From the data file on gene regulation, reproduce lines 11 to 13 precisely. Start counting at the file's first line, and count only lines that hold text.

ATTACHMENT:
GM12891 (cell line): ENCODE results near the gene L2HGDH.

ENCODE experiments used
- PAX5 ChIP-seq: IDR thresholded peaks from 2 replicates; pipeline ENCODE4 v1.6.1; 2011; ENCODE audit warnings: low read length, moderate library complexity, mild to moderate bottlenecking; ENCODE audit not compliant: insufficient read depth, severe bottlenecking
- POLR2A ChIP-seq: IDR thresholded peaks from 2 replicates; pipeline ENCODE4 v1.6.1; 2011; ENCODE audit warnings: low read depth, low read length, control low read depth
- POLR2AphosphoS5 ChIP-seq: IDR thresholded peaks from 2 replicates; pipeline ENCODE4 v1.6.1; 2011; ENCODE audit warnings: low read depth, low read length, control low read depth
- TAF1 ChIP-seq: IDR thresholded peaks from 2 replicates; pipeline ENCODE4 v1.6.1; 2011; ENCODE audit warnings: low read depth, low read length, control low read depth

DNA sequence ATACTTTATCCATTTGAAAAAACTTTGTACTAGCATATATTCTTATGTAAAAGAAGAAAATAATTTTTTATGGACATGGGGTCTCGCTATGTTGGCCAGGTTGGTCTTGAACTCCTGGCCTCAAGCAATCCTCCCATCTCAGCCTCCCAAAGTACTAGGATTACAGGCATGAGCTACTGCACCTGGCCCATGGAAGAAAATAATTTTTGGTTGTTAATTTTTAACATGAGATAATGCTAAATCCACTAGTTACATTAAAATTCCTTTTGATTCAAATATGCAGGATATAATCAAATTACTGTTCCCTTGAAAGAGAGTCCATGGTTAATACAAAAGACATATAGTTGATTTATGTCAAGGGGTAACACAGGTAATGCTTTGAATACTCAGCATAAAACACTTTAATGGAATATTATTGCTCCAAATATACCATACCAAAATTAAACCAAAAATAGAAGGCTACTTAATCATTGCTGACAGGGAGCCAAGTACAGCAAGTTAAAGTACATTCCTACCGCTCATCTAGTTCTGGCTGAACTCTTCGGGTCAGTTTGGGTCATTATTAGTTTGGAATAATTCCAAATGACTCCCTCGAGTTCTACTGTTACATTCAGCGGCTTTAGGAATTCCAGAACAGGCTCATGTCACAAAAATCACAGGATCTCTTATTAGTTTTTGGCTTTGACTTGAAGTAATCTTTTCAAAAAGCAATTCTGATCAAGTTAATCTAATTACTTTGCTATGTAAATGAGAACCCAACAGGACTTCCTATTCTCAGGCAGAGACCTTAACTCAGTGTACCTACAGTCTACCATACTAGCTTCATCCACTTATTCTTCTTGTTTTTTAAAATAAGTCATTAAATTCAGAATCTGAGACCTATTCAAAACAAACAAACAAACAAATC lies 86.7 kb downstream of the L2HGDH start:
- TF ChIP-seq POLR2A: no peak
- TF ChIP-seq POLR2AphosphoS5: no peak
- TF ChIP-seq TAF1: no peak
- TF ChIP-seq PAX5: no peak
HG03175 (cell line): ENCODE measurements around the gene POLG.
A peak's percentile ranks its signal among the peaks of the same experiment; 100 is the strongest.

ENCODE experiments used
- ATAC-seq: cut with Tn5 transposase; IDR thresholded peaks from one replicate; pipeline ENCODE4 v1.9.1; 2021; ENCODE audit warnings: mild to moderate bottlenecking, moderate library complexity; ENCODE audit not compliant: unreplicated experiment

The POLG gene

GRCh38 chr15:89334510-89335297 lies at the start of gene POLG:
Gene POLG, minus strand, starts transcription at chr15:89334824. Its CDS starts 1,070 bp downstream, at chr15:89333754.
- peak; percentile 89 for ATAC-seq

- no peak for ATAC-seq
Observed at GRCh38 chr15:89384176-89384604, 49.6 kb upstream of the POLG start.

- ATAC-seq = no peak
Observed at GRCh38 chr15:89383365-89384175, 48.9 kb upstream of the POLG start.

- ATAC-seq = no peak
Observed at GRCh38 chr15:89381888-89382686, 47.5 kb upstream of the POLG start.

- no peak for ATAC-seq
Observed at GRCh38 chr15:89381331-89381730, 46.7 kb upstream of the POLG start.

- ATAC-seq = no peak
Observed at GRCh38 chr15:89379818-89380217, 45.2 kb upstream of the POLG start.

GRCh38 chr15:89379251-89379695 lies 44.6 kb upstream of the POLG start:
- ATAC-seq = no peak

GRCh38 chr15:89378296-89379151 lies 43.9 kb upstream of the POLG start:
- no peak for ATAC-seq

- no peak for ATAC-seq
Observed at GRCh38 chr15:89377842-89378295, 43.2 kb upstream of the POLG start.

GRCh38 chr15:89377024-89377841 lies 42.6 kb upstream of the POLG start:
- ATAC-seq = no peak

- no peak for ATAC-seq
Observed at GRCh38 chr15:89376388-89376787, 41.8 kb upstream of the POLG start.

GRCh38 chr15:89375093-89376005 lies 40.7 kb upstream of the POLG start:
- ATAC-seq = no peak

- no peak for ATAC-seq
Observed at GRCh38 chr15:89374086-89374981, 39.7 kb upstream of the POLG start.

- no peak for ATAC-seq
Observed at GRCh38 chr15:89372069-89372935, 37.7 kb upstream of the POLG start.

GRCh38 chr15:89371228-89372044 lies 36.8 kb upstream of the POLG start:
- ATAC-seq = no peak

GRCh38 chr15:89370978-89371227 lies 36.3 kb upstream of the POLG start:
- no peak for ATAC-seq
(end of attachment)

- TF ChIP-seq PAX5: no peak
HG03175 (cell line): ENCODE measurements around the gene POLG.
A peak's percentile ranks its signal among the peaks of the same experiment; 100 is the strongest.